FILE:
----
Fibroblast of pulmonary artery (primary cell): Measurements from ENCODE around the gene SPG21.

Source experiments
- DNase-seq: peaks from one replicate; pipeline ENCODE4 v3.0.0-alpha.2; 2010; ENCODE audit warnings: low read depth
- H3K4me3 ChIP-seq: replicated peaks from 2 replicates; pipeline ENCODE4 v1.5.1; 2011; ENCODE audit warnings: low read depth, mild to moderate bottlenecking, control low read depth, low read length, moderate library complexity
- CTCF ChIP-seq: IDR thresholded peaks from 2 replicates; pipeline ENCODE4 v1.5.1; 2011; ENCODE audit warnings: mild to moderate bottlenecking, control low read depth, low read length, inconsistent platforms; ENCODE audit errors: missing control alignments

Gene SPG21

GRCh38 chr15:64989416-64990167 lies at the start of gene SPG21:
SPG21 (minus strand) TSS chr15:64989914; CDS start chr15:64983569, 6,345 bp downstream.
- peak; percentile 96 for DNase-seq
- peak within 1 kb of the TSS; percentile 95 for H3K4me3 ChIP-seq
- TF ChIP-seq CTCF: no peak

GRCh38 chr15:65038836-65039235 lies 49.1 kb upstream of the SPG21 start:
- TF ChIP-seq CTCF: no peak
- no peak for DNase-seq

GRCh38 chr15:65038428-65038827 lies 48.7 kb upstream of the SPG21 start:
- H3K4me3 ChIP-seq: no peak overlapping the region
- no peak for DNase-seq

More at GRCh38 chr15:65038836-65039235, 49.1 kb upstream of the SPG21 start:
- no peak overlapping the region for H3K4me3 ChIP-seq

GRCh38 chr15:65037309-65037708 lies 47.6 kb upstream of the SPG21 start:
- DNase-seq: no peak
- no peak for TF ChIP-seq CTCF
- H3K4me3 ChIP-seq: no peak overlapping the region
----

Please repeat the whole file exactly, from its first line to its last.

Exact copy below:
Fibroblast of pulmonary artery (primary cell): Measurements from ENCODE around the gene SPG21.

Source experiments
- DNase-seq: peaks from one replicate; pipeline ENCODE4 v3.0.0-alpha.2; 2010; ENCODE audit warnings: low read depth
- H3K4me3 ChIP-seq: replicated peaks from 2 replicates; pipeline ENCODE4 v1.5.1; 2011; ENCODE audit warnings: low read depth, mild to moderate bottlenecking, control low read depth, low read length, moderate library complexity
- CTCF ChIP-seq: IDR thresholded peaks from 2 replicates; pipeline ENCODE4 v1.5.1; 2011; ENCODE audit warnings: mild to moderate bottlenecking, control low read depth, low read length, inconsistent platforms; ENCODE audit errors: missing control alignments

Gene SPG21

GRCh38 chr15:64989416-64990167 lies at the start of gene SPG21:
SPG21 (minus strand) TSS chr15:64989914; CDS start chr15:64983569, 6,345 bp downstream.
- peak; percentile 96 for DNase-seq
- peak within 1 kb of the TSS; percentile 95 for H3K4me3 ChIP-seq
- TF ChIP-seq CTCF: no peak

GRCh38 chr15:65038836-65039235 lies 49.1 kb upstream of the SPG21 start:
- TF ChIP-seq CTCF: no peak
- no peak for DNase-seq

GRCh38 chr15:65038428-65038827 lies 48.7 kb upstream of the SPG21 start:
- H3K4me3 ChIP-seq: no peak overlapping the region
- no peak for DNase-seq

More at GRCh38 chr15:65038836-65039235, 49.1 kb upstream of the SPG21 start:
- no peak overlapping the region for H3K4me3 ChIP-seq

GRCh38 chr15:65037309-65037708 lies 47.6 kb upstream of the SPG21 start:
- DNase-seq: no peak
- no peak for TF ChIP-seq CTCF
- H3K4me3 ChIP-seq: no peak overlapping the region